Lovely–a fossile. These recent sorts of quick metamorphoses into the antique I have started noticing in places I never expected to. I have ‘usernames’ that I used for places in New Orleans after Katrina, but that I had seen 5 months before. None of the internet nostalgias are quite as nice as this, of course, and this one reminds me of a trilobite fossile I once bought at a street fair and gave my mother as a present. I have it now, and it’s 55 million years old (or the seller wrote that.) Just looked at it again now, it’s from Green River, W. Va., which I had not remembered. On top of it (not so well-organized) was one of the two cranberry goblets I saw in a flea market store in the Marigny near my B & B, and remembered so strongly I called the store up 3 weeks after I got back and made the owner go back and find them and sell them to me (he thought it was crazy at first.) I often thought he probably really got flooded and ruined, because a big outdoor-plant store just across the street and at same level did, but I’ve never been able to find him on the net, and don’t remember the name of the store.
Maybe a month ago a new sidewalk stencil appeared about a quarter mile downhill from the H.30.B.M. This one, not as skillfully executed as the fossilizing woman with the coronet, says “KONY 2012,” the meaning of which is known. I’ve not seen the film, nor have I followed the exploits of Kony and the Lord’s Resistance Army. I read a book about the central African wars in which so many different constituencies and alliances are implicated it’s hard to keep them all straight. Here’s a link to the film, which I see has received more than 89 million clicks on Youtube since it went up in March. I’ll try to watch it sometime today.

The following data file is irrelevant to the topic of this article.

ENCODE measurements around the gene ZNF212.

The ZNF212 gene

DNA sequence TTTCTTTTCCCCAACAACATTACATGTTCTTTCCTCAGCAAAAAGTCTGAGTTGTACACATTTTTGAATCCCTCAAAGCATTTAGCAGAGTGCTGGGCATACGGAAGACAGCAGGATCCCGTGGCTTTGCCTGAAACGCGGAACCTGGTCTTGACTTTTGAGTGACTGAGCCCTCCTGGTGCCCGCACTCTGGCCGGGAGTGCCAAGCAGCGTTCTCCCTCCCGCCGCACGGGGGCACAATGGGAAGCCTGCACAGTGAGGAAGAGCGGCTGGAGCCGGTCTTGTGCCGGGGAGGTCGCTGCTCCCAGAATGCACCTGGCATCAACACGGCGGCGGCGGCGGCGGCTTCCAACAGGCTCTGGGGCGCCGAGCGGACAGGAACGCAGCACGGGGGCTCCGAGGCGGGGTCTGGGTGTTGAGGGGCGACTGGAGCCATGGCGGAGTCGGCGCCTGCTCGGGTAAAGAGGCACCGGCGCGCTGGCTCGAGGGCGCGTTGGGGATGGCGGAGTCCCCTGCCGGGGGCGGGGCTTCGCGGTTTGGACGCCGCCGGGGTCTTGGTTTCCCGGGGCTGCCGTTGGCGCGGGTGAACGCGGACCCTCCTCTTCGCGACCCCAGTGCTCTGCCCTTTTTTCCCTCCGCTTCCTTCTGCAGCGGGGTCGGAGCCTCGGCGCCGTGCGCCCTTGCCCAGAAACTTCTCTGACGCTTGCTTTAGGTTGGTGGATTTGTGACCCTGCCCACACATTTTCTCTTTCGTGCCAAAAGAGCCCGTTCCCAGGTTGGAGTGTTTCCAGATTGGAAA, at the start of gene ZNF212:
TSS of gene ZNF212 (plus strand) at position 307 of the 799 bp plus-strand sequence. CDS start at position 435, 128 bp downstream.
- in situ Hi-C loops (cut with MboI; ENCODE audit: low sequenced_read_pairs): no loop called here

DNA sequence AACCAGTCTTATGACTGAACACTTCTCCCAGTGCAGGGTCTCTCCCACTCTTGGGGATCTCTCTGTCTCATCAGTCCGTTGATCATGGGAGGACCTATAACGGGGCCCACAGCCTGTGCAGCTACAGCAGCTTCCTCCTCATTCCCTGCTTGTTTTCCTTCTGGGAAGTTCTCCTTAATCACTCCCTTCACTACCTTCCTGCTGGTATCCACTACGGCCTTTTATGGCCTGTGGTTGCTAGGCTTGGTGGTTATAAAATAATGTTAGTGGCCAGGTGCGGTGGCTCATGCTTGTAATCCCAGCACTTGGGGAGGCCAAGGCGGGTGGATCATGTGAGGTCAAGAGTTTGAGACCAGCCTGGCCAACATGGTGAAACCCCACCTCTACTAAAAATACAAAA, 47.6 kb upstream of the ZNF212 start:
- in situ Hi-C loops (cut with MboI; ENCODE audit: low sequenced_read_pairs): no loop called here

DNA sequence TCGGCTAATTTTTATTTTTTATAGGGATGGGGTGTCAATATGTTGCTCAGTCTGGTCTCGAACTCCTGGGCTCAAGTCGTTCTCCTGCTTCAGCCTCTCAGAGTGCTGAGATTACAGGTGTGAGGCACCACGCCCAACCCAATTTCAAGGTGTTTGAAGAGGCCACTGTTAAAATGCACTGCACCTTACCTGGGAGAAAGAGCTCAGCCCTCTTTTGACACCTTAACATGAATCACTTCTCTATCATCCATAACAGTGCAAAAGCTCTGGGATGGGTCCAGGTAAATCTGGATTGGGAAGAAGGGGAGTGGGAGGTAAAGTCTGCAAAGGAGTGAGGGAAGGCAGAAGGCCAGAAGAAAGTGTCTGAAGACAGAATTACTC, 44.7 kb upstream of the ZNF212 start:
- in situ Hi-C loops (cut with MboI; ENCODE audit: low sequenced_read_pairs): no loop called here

The Kony 2012 video is slick and energetic though not particularly informative. The gist is that the filmmaker wants to put international pressure on the US government to provide ongoing military assistance to the Ugandan army in an intensive attempt to capture Kony once and for all. But Kony isn’t even in Uganda any more; he’s allegedly in the Central African Republic. So that means the US would be directly supporting an African nation’s military incursion into another sovereign nation. That’s nothing new for Uganda: its army has likely perpetrated more war crimes in neighboring countries, and in Uganda, than has Kony’s LRA, its forces having already been reduced to a grand total of about 300 scattered soldiers. Kony is a menace to be sure and should be captured or killed. I just don’t believe that the US military support of the Ugandan army is the way to do it.
So here’s a piece about why the Kony 2012 agenda is wrongheaded; and here’s a longer one about Kony’s ongoing involvement in the various political and military alliances that have wracked central Africa for decades. But Kony 2012 is so 2 weeks ago, so probably nobody cares much one way or another now.